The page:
An alcohol use disorder involves the anguish and harm caused by drinking alcohol. It is a medical condition in which you:

•    Drink alcohol compulsively

•    You cannot control how much you drink

•    Feels anxious, irritable and/or stressed when not drinking

The types of disorders include alcoholism (also called alcohol dependence) and alcohol abuse.

What are the treatments for the disorder for alcohol consumption?

Most people with alcohol use disorder can find help with some form of treatment. These include medications and behavioral therapies. Many people get a better result by receiving both treatments. People who are treated for alcohol use disorder may also benefit from attending a support group such as Alcoholics Anonymous (AA). If you have the disorder and mental illness, it is important to get treatment for both.

Some people may need intensive treatment for this disorder. For example, they can be placed in a residential rehabilitation treatment center, where the treatment is highly structured. In general, alcohol rehab includes several different types of behavioral therapies. It may also include medications for detoxification (medical treatment for abstinence from alcohol) and/or to treat alcohol use disorder.

What medications can treat alcohol use disorder?

Three medications are approved to treat alcohol use disorder:

Disulfiram: Causes unpleasant symptoms such as nausea and redness of the skin each time you drink alcohol. Knowing what to drink will cause these unpleasant effects can help keep you away from alcohol

Naltrexone: Blocks receptors in the brain that make you feel good when you drink alcohol. It can also reduce your cravings for drinking. This can help you reduce your alcohol consumption

Acamprosate: Helps to avoid alcohol after having stopped drinking. It works in multiple brain systems to reduce your cravings, especially right after you stop drinking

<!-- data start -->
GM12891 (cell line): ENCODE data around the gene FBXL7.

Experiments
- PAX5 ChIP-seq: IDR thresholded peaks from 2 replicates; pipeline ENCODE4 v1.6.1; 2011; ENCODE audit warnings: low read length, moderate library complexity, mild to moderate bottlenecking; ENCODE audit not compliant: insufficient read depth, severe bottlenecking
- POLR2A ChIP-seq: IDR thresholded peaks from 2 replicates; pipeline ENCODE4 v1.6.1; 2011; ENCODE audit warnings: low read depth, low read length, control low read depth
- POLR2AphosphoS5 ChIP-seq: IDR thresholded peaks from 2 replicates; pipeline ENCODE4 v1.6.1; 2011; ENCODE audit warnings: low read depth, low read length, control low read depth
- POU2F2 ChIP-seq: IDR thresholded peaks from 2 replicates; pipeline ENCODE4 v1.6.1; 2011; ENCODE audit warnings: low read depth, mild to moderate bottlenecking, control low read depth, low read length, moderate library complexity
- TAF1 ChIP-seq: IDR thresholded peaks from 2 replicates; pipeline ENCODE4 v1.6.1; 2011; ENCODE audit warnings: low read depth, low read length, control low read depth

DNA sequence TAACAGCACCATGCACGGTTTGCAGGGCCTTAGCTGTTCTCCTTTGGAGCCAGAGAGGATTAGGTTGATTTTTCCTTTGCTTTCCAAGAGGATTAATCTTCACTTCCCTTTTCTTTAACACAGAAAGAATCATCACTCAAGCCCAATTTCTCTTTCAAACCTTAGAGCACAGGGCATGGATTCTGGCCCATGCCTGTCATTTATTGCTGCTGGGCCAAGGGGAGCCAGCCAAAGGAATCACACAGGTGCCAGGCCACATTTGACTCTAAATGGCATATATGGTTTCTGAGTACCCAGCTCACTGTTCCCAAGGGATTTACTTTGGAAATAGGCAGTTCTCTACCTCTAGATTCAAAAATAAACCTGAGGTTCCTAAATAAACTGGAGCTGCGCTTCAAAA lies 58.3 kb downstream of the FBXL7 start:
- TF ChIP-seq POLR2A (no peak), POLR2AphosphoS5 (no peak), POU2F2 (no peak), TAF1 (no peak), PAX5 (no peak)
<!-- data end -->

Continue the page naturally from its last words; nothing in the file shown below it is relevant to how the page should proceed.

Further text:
Your doctor can help you determine if one of these medications is right for you. They are not addictive, so you do not have to worry about replacing one addiction with another. While they are not a cure, they can help you manage your alcohol use disorder. It is similar to taking medications to manage a chronic illness, such as asthma or diabetes.

What behavioral therapies can treat alcohol use disorder?

Another name for behavioral therapies is counseling or counseling about alcohol. It involves working with a health professional to identify and help change the behaviors that lead to your excessive alcohol consumption.

The cognitive behavioral therapy helps identify feelings and situations that can lead to excessive consumption of alcohol. He teaches coping skills, including how to manage stress and how to change the thoughts that make you want to drink. You can receive one-on-one therapy with a therapist or in small groups

The therapy motivational enhancement (stimulation therapy or motivation) helps build and strengthen the motivation to change their drinking habit. It includes about four sessions in a short period of time. Therapy begins with the identification of the pros and cons of seeking treatment. Then, you and your therapist work on creating a plan to change your habit. The next sessions are focused on increasing your confidence and developing the skills you need to be able to comply with the plan

Marriage and family counseling includes spouses and other family members. It can help repair and improve your family relationships. Studies show that strong family support through this therapy can help you stay away from alcohol.

Is the treatment for alcohol use disorder effective?

For most people, treatment for alcohol use disorder is useful. But overcoming it is a continuous process and you may have a relapse, as you are called to start drinking again. You should look at the relapse as a temporary setback and keep working on your alcohol detox process. Many people repeatedly try to reduce or stop drinking, have a setback, and then try to stop drinking again. Having a relapse does not mean you cannot recover. If you have it, it is important to return to treatment immediately, so you can learn what triggered it and improve your self-improvement skills. This can help you be more successful next time.